Research suggests the higher you go in an organization, the more EQ matters. In a study of more than 515 senior global executives, the most successful had the strongest emotional intelligence. (A recent Harvard University study reveals that 90% – 95% of one’s success in leadership positions in organizations is attributed to EQ or EI and only 5% to 10% to IQ.)
If you are a NYC based CEO or business owner, you may qualify to come to a complimentary workshop that Vistage Speaker Bob Anderson is giving in Manhattan. In this highly interactive and scientifically based presentation, Bob will present the four emotional abilities that are critical for effective leadership and personal and professional success. Experiencing the Mayer-Salvoy-Caruso Emotional Intelligence Test (MSCEIT) Vistage members will be learn how well they:
Identify Emotions: Accurately recognize how you and those around you are feeling.
Using Emotions: Generate emotions and use emotions in cognitive tasks such as problem solving and creativity.
Understand Emotions: Understand complex emotions and emotional consequences, and how emotions transition from one stage to another.
Manage Emotions: Intelligently integrate the data of emotions in yourself and in others to devise effective strategies that help you achieve positive outcomes.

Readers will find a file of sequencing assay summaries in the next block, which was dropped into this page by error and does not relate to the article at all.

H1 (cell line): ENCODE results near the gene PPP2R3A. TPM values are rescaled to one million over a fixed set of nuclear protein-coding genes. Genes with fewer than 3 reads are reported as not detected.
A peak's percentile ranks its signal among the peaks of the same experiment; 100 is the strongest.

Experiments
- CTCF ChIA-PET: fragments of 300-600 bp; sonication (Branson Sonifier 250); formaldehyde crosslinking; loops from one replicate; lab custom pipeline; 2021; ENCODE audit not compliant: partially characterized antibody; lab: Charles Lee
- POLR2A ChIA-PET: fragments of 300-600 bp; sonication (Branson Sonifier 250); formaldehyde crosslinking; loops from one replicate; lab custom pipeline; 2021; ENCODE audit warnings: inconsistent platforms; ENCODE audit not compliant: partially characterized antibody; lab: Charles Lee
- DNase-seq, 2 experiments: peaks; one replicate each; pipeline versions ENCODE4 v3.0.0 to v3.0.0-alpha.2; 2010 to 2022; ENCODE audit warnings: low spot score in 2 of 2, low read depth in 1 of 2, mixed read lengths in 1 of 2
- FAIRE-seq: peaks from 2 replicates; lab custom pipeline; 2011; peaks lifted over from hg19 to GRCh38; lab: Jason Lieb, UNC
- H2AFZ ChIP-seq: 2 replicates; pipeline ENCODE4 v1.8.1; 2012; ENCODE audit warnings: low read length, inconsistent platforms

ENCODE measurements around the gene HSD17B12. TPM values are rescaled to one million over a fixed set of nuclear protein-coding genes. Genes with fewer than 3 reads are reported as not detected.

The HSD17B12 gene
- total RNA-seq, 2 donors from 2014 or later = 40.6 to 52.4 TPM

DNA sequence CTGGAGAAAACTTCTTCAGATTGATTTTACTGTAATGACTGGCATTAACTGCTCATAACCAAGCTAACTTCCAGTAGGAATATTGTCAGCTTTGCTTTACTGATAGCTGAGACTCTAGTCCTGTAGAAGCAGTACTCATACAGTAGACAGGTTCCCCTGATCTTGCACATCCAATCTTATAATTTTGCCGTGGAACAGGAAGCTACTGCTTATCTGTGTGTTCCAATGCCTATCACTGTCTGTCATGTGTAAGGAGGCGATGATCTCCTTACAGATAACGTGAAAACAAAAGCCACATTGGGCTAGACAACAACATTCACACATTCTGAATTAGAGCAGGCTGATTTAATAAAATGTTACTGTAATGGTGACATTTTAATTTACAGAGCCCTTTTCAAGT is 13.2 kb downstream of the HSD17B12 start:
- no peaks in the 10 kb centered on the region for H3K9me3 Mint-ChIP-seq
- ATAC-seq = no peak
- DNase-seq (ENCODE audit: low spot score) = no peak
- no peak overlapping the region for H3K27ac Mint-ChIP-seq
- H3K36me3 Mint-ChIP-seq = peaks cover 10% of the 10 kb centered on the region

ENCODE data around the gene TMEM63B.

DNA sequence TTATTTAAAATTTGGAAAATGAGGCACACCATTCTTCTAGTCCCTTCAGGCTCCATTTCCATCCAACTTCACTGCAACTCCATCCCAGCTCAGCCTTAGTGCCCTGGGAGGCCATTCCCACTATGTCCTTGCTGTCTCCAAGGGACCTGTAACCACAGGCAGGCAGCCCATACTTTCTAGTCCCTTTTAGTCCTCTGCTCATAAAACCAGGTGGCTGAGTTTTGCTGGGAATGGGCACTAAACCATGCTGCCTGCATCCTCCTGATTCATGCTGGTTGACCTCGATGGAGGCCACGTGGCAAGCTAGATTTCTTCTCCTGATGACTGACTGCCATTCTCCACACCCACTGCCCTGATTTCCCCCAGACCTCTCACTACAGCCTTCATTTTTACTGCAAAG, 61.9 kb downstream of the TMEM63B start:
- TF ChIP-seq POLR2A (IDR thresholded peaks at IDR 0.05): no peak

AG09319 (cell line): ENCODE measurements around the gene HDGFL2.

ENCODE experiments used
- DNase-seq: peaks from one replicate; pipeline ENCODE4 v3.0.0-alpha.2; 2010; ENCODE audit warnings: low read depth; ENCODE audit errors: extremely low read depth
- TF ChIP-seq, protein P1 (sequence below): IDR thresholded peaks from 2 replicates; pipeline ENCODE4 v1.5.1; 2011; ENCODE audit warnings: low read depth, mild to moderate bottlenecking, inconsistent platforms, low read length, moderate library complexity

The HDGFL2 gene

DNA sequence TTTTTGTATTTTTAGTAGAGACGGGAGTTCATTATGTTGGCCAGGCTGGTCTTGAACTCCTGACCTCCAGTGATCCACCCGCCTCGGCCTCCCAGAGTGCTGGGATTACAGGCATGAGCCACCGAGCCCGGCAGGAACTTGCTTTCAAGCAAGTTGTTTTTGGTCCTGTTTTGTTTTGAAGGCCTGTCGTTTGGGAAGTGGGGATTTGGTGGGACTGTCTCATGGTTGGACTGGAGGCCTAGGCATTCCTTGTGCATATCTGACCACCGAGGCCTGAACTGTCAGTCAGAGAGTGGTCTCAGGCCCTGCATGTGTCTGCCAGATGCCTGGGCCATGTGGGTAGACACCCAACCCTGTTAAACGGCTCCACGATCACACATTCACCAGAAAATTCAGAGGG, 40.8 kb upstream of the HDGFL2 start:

Why Does EI Matter to CEOs?
For much of the 20th Century, emotions and moods were thought to be superfluous to the workplace. Feelings were popularly considered to be illogical and detrimental to productivity. But emotions are not extraneous experiences that come upon us without good reason. Current research tells us that emotions are integral to our success in both our personal and professional lives. Emotions cannot be divorced from decision-making and problem solving as previously thought. Rather than interfering with good decision making, emotions are in fact necessary and critical for effective decisions (e.g. Damasio, 1994)
Emotions help people to cope, survive, and thrive in their environment. Without access to the signals and information conveyed by emotions, critical information can be missed, leading to decisions that could result in less desirable outcomes. The ability to accurately identify emotions in yourself and in other, and to effectively utilize this emotional data, is the essence of emotional intelligence. Gauging how a team is responding to change, determining whether to trust your gut feeling, or predicting how people with react to an idea area all emotionally-based skills
Particpants leave with techniques, strategies, and an action plan to develop the four EI Abilities. The MSCEIT report they receive as well as the developmental strategies allow Vistage members to continuously monitor and focus their EI development in order to realize desired personal and business results.